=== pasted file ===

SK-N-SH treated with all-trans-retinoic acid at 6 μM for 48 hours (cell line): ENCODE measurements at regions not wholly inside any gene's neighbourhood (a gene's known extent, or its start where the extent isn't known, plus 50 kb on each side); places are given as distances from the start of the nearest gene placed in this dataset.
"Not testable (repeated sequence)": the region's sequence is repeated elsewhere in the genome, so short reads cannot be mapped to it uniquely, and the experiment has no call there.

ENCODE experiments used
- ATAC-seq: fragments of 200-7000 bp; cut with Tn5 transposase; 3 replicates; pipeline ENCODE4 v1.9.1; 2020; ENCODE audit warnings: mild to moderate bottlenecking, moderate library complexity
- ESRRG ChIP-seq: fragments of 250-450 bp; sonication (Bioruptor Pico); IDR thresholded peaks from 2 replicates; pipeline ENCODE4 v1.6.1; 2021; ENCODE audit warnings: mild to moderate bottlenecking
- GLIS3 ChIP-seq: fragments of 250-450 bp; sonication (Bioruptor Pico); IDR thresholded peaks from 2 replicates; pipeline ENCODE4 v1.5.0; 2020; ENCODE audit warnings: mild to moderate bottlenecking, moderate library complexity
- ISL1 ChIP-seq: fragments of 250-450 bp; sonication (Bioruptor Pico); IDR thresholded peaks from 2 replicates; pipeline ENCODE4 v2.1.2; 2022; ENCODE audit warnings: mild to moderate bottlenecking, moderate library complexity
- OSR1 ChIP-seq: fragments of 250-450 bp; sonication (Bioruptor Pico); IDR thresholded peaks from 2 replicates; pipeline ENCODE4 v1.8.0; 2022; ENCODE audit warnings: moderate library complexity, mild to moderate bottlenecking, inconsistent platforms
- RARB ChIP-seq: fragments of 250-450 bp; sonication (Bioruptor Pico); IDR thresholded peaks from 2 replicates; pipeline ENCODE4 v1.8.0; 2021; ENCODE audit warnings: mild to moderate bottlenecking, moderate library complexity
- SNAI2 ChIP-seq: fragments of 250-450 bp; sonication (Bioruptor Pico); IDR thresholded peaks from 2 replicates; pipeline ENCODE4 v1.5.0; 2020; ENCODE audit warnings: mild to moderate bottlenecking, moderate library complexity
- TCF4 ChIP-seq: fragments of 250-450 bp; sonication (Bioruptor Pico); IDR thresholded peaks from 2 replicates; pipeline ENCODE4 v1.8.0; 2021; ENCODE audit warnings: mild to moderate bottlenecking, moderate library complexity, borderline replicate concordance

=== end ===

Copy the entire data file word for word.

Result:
SK-N-SH treated with all-trans-retinoic acid at 6 μM for 48 hours (cell line): ENCODE measurements at regions not wholly inside any gene's neighbourhood (a gene's known extent, or its start where the extent isn't known, plus 50 kb on each side); places are given as distances from the start of the nearest gene placed in this dataset.
"Not testable (repeated sequence)": the region's sequence is repeated elsewhere in the genome, so short reads cannot be mapped to it uniquely, and the experiment has no call there.

ENCODE experiments used
- ATAC-seq: fragments of 200-7000 bp; cut with Tn5 transposase; 3 replicates; pipeline ENCODE4 v1.9.1; 2020; ENCODE audit warnings: mild to moderate bottlenecking, moderate library complexity
- ESRRG ChIP-seq: fragments of 250-450 bp; sonication (Bioruptor Pico); IDR thresholded peaks from 2 replicates; pipeline ENCODE4 v1.6.1; 2021; ENCODE audit warnings: mild to moderate bottlenecking
- GLIS3 ChIP-seq: fragments of 250-450 bp; sonication (Bioruptor Pico); IDR thresholded peaks from 2 replicates; pipeline ENCODE4 v1.5.0; 2020; ENCODE audit warnings: mild to moderate bottlenecking, moderate library complexity
- ISL1 ChIP-seq: fragments of 250-450 bp; sonication (Bioruptor Pico); IDR thresholded peaks from 2 replicates; pipeline ENCODE4 v2.1.2; 2022; ENCODE audit warnings: mild to moderate bottlenecking, moderate library complexity
- OSR1 ChIP-seq: fragments of 250-450 bp; sonication (Bioruptor Pico); IDR thresholded peaks from 2 replicates; pipeline ENCODE4 v1.8.0; 2022; ENCODE audit warnings: moderate library complexity, mild to moderate bottlenecking, inconsistent platforms
- RARB ChIP-seq: fragments of 250-450 bp; sonication (Bioruptor Pico); IDR thresholded peaks from 2 replicates; pipeline ENCODE4 v1.8.0; 2021; ENCODE audit warnings: mild to moderate bottlenecking, moderate library complexity
- SNAI2 ChIP-seq: fragments of 250-450 bp; sonication (Bioruptor Pico); IDR thresholded peaks from 2 replicates; pipeline ENCODE4 v1.5.0; 2020; ENCODE audit warnings: mild to moderate bottlenecking, moderate library complexity
- TCF4 ChIP-seq: fragments of 250-450 bp; sonication (Bioruptor Pico); IDR thresholded peaks from 2 replicates; pipeline ENCODE4 v1.8.0; 2021; ENCODE audit warnings: mild to moderate bottlenecking, moderate library complexity, borderline replicate concordance